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For almost seven months, Palestine solidarity activists in Canada have been engaged in a struggle to hold their national broadcaster, the CBC, to account. On August 18, 2020, CBC’s current affairs program “The Current” carried an interview with Joe Sacco where the host used the word Palestine. This was deleted in the later online version and CBC apologized for Sacco’s language the next day. Following multiple complaints from listeners, it was learnt that CBC’s official language guide promoted this kind of anti-Palestinian bias.
The issue then went to CBC’s Ombudsman who has finally released his review of the case. His lengthy report concluded “that while The Current did not violate journalistic standards, producers made a poor decision in issuing an apology. Even though the original program was at odds with CBC’s usual practice, it would have been better to leave it as is.”
Canada Palestine Association, whose chair was listed as the complainant by the Ombudsman, issued a statement unpacking the review. They noted that:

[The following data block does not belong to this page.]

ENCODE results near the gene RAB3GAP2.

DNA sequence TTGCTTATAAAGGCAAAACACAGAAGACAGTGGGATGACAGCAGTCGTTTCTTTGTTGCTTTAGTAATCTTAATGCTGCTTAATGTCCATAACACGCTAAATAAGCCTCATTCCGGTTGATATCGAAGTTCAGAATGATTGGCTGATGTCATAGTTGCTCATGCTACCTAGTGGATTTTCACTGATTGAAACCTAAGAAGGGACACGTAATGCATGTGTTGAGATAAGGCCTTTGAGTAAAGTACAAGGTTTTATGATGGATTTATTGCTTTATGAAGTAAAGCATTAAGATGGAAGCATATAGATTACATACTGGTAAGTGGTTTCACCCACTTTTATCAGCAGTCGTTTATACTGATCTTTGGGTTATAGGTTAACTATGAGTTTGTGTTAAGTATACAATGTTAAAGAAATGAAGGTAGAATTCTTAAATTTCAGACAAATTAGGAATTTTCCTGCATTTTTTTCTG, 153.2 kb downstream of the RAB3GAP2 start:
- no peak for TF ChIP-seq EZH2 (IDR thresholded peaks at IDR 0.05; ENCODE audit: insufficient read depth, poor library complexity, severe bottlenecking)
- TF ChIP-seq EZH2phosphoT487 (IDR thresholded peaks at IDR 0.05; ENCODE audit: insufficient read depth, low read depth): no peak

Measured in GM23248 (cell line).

“The Ombudsman posed 4 questions. Did CBC violate its own journalistic standards. He answered No. Is CBC’s language guide on Palestine reasonable? Yes, it is. Did the on-air apology violate CBC’s standards? No.
But then question number 4: Was the apology reasonable in this instance? The answer was No, despite the CBC staff adhering to the supposedly ‘reasonable’ language guide.
It might appear positive that the Ombudsman conceded that ‘the decision to excise the word Palestine from future editions, and the decision to make the apology, were both unwise.’ But his conclusion is tainted by the fact that this incident is presented as merely an aberration, against a background of otherwise sound CBC policy on language regarding Palestine. As such, this can only be regarded as mere window-dressing.“
Mondoweiss has covered the case extensively. From the original article by David Kattenburg, to the letter campaign by Just Peace Advocates, to the CodePink statement: all of these were documented and all of them contributed to bringing pressure on CBC.